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Discussion: Research Area
Topic: February 2003: Question 3


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Subject:   Re: reinventing the wheel.
Author: George Reese
Date: May 4 2003
I just want echo what Alice said. I hope the research area becomes a place to do
some research as much as hear about it. If it's "anecdotal", that doesn't seem a
problem to me. Too much learning comes from story telling to dismiss it.

But I think it could be structured as well.
For example, suppose you're teaching equation solving using the metaphor of the
balance. That's what Hands-on Equations does. There are also some applets out
that simulate an actual balance.

Virtual Manipulatives has one
http://matti.usu.edu/nlvm/nav/frames_asid_201_g_4_t_2.html?open=instructions

Illuminations has one (four really)
http://illuminations.nctm.org/mathlets/shapebalance/index.html

And MSTE has one
http://www.mste.uiuc.edu/steigerwald/balance/default.html

How could these tools be used most effectively? It seems a network of teachers
is the ideal group to test and compare them. Not just a Consumer's Report kind
of thing, but also some follow-up data on which tools seem to work best in
which types of situations. There's a broad network out there of people who are
working with students every day, and they have a lot to share. Math Tools a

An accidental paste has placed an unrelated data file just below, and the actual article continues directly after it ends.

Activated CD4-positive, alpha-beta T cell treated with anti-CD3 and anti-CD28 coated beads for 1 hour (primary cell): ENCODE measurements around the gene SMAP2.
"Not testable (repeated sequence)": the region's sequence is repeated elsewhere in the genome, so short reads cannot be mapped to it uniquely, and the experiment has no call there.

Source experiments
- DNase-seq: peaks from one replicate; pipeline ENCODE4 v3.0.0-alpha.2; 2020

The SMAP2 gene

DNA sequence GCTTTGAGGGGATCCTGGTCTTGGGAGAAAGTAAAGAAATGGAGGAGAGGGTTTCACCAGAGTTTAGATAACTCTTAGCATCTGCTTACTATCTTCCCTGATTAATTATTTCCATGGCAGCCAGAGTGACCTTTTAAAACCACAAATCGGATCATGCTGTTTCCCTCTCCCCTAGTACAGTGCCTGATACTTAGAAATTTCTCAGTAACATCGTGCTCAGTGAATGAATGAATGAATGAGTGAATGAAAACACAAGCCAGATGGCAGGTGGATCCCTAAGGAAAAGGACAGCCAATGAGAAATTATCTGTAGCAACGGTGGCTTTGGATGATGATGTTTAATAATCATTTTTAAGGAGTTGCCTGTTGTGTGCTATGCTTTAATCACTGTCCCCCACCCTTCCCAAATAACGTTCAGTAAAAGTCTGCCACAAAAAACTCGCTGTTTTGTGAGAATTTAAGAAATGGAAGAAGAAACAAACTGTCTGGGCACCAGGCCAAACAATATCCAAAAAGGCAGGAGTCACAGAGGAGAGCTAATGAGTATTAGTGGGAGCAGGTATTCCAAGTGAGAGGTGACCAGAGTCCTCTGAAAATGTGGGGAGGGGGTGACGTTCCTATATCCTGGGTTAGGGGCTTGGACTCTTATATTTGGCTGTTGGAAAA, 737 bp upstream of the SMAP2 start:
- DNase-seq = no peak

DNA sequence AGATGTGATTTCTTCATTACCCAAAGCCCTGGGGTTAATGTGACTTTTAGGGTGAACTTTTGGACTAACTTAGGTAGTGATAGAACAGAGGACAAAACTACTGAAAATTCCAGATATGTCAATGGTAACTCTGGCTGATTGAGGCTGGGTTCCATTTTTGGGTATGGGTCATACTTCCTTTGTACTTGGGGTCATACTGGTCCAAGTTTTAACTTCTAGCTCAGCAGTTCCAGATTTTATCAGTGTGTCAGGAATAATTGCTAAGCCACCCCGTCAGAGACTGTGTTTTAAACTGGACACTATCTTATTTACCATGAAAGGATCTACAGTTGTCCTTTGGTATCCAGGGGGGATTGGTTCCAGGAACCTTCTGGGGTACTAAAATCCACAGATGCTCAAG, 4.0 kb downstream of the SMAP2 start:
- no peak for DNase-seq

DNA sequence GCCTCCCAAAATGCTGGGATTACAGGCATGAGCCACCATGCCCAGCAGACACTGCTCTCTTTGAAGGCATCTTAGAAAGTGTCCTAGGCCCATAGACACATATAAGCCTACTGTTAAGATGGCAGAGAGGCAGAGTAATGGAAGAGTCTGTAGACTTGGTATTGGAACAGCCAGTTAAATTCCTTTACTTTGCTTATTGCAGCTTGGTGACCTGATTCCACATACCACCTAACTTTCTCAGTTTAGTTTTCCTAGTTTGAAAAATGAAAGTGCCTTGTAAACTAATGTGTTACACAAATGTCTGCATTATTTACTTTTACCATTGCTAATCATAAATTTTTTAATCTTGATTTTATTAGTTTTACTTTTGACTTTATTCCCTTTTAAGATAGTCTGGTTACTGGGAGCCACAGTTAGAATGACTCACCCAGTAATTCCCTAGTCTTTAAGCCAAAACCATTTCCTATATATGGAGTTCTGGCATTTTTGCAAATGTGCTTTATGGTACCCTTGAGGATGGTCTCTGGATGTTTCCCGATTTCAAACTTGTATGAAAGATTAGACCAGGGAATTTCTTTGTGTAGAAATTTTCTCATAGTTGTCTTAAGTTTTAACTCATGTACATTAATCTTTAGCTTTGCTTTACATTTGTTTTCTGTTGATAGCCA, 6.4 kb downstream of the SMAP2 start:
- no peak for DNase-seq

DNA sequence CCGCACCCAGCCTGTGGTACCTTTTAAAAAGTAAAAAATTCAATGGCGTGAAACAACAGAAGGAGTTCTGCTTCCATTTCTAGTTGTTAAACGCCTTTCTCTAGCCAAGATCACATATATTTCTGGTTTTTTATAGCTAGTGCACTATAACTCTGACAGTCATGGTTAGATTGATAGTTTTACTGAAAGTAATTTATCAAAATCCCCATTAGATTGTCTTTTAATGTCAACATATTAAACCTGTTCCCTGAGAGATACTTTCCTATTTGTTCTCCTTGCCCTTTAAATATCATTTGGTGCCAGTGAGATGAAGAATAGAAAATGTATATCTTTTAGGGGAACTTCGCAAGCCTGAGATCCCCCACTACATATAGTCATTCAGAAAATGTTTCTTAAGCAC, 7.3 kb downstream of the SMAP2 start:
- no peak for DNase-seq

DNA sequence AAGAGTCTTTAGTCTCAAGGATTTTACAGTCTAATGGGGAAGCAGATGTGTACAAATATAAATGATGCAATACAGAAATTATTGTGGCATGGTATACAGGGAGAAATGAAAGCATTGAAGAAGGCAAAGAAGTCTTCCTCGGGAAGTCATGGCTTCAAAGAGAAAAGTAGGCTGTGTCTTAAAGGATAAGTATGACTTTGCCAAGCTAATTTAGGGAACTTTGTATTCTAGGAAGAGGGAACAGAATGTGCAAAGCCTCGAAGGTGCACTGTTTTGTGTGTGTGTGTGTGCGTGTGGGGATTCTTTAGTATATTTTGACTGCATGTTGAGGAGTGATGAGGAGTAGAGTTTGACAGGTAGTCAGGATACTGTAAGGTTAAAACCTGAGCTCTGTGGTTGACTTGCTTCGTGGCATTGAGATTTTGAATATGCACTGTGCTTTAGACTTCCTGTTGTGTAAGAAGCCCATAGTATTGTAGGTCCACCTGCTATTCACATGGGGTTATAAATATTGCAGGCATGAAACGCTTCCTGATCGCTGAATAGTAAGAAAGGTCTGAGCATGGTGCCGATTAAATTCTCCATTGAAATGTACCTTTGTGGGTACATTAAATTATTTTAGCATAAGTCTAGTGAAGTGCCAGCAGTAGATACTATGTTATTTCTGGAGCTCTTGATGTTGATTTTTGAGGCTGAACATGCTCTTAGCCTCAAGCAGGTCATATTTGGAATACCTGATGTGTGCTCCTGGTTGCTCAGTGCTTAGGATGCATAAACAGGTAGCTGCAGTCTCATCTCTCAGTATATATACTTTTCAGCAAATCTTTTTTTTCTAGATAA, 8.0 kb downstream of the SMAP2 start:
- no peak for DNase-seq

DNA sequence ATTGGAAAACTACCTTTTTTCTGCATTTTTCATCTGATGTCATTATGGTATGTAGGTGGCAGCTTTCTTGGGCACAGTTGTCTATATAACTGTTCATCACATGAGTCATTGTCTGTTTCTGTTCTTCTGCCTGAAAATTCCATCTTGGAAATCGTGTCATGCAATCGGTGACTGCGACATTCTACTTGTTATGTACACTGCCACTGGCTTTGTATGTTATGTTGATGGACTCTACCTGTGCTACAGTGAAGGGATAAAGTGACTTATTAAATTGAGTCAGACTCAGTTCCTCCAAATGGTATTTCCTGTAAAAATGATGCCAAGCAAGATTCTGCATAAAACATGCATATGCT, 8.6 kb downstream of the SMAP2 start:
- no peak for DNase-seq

great opportunity for practitioners to share what really works.

I do hope more people post, either with their names or anonymously. It's the
ideas that matter, not the identities.
-George

On May 04, 2003, Alice wrote:

I agree with Jumping Teddy. Politically correct data abound about teaching, but
it doesn't get us anyplace.

I also believe a lot of others agree but do not want to go on record as saying
so, hence this question has remained undiscussed for a few months.

What can be done about it?

First, this math tools concept has a chance to gather large group research and
have teachers around the country comment on them, thereby improving our
teaching.

True, everything is anecdotal, but we have a great chance to use inductive
reasoning as a fist step. (That's what we teach right?)and hope that the methods
the majority likes will work for us.

Second, it will at least keep some of us from having to reinvent the wheel
repeatedly.

What I think would go well here are honest replies in large numbers after you
try a method.

So, if you must, pick a different screen name on your Internet account, and lets
hear your ideas and solutions to gaining credible research on teaching!



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